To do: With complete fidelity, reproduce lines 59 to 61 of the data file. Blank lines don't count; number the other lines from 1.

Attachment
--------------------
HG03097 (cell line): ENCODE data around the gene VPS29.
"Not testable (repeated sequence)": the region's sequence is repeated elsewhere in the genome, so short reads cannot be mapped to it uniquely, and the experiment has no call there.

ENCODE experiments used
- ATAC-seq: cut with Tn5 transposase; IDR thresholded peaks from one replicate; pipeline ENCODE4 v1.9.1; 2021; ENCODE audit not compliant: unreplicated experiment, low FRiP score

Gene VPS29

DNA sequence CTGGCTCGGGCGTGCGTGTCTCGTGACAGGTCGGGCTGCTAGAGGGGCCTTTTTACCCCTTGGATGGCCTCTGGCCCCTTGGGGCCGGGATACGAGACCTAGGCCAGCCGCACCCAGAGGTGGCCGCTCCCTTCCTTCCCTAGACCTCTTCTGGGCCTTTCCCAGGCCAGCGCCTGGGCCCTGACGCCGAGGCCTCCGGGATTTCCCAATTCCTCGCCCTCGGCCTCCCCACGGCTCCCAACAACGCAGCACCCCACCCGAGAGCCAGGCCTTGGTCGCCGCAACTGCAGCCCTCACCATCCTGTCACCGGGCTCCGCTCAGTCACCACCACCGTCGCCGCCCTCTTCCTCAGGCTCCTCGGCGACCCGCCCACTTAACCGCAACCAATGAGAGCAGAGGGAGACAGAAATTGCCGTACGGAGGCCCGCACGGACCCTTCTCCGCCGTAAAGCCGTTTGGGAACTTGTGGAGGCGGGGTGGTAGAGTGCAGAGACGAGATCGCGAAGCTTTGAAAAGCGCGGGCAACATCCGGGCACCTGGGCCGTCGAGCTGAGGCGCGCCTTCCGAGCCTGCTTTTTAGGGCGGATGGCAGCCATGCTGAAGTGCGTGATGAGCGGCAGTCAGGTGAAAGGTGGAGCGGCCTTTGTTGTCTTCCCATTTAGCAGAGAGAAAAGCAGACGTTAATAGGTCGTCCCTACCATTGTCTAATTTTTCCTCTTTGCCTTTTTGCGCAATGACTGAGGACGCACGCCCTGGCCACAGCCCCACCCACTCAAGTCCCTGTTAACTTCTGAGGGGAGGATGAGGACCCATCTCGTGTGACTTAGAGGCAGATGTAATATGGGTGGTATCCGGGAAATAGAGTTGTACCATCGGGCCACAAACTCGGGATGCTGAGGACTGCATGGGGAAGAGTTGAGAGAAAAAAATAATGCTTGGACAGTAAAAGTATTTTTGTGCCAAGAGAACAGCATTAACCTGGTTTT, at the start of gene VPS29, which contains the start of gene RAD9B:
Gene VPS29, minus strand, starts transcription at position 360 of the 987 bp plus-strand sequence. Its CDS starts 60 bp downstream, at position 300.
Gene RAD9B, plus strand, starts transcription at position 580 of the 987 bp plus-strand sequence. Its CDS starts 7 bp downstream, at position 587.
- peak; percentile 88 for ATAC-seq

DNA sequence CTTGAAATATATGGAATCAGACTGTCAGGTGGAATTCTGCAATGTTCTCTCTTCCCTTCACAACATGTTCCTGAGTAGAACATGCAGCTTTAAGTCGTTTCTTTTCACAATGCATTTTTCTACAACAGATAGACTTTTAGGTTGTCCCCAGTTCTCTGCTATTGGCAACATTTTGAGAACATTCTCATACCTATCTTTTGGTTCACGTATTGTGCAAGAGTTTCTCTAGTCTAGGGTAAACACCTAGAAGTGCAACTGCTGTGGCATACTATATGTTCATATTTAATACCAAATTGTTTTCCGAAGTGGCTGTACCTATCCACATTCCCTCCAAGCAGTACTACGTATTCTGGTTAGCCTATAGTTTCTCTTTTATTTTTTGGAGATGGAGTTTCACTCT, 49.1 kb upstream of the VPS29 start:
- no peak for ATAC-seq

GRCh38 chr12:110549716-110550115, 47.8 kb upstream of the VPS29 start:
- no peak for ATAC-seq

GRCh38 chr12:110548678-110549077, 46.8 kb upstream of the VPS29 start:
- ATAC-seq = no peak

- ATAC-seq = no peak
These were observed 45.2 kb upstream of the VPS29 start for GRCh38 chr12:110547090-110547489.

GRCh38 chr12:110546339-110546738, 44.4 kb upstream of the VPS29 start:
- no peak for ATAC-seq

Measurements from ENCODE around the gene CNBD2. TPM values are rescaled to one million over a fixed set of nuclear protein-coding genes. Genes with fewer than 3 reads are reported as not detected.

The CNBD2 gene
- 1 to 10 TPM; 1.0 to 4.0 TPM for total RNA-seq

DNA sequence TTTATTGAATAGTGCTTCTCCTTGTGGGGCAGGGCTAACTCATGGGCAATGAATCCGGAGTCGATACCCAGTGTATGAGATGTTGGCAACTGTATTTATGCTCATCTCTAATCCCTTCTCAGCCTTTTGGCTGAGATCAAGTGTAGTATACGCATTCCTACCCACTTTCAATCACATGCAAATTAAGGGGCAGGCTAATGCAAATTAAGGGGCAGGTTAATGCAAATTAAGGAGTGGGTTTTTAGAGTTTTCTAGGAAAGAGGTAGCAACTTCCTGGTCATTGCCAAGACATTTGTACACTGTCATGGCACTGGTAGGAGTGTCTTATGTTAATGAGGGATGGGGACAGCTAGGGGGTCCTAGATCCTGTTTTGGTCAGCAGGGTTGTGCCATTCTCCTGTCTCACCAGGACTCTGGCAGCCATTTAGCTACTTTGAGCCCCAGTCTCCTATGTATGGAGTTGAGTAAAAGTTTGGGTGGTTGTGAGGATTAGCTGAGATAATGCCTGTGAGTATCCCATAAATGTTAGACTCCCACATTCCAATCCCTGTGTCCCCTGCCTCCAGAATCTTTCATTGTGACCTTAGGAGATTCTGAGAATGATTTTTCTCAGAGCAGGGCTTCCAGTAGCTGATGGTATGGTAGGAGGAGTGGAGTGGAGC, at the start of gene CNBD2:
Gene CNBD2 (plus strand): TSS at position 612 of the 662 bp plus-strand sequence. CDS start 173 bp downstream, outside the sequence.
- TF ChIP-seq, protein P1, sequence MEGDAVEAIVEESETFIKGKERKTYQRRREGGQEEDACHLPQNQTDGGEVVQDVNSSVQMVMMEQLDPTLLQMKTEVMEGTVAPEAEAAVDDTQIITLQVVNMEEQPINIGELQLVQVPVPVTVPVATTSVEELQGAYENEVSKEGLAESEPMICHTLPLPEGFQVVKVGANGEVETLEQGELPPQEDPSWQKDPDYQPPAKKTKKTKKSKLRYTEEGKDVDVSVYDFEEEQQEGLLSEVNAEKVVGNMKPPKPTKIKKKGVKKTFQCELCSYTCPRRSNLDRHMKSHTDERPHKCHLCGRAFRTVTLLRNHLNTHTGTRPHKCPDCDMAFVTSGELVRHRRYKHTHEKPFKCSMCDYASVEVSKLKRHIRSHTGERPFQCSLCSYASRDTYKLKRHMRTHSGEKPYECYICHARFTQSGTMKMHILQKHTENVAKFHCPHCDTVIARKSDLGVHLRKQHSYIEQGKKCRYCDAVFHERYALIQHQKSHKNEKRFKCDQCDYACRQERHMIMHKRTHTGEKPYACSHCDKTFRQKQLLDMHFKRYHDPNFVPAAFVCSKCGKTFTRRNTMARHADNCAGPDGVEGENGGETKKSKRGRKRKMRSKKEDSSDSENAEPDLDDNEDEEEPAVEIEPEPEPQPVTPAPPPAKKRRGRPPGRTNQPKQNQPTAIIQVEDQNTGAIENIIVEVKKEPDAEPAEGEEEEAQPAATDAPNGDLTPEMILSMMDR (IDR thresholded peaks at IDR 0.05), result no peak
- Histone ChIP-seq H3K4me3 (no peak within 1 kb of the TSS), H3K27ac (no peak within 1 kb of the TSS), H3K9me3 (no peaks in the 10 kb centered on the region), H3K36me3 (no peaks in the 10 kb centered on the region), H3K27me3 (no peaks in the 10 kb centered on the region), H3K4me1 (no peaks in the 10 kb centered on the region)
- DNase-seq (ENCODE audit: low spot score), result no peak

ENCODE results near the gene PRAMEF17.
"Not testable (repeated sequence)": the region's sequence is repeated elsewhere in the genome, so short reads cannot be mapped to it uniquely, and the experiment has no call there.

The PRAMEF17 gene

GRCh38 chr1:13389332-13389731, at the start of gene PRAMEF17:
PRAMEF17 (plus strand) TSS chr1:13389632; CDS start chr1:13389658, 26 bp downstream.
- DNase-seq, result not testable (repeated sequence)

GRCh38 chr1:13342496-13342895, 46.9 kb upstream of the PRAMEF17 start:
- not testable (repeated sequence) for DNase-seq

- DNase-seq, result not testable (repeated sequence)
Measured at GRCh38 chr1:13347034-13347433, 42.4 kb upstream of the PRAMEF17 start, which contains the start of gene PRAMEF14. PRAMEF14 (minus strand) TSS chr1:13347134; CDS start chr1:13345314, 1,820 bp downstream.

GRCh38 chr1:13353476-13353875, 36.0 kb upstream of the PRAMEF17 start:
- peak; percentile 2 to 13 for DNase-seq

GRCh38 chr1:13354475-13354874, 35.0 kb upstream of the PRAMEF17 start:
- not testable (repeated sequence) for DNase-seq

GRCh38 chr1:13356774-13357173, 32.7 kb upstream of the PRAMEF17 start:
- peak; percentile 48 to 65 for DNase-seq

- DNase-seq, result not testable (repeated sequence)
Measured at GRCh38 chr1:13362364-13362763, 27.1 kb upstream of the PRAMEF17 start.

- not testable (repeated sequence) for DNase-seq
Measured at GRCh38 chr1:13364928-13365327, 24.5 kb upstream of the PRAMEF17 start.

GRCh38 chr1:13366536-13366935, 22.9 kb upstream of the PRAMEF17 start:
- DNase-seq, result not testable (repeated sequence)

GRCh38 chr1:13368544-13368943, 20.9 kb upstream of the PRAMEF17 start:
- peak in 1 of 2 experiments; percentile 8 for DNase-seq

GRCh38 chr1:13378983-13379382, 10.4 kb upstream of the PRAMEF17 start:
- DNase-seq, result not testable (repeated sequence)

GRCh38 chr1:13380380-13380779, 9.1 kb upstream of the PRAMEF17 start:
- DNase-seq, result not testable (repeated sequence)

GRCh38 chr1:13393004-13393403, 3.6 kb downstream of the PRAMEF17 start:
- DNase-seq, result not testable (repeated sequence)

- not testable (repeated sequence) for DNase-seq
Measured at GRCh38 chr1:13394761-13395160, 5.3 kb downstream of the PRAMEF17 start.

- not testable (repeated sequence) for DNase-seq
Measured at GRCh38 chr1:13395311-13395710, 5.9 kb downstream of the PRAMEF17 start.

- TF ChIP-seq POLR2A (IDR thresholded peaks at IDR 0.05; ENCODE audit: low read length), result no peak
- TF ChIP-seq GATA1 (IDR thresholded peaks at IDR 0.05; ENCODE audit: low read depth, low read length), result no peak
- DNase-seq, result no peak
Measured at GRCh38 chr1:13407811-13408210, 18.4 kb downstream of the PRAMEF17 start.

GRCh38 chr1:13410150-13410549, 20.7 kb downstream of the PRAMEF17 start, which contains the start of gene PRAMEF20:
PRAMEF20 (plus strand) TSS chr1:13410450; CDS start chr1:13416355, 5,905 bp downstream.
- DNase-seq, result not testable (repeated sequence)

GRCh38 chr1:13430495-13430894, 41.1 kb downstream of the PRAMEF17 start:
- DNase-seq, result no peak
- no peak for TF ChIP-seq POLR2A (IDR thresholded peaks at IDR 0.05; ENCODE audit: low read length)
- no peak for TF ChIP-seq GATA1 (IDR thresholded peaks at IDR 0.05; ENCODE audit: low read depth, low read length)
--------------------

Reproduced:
Measured at GRCh38 chr1:13394761-13395160, 5.3 kb downstream of the PRAMEF17 start.

- not testable (repeated sequence) for DNase-seq
Measured at GRCh38 chr1:13395311-13395710, 5.9 kb downstream of the PRAMEF17 start.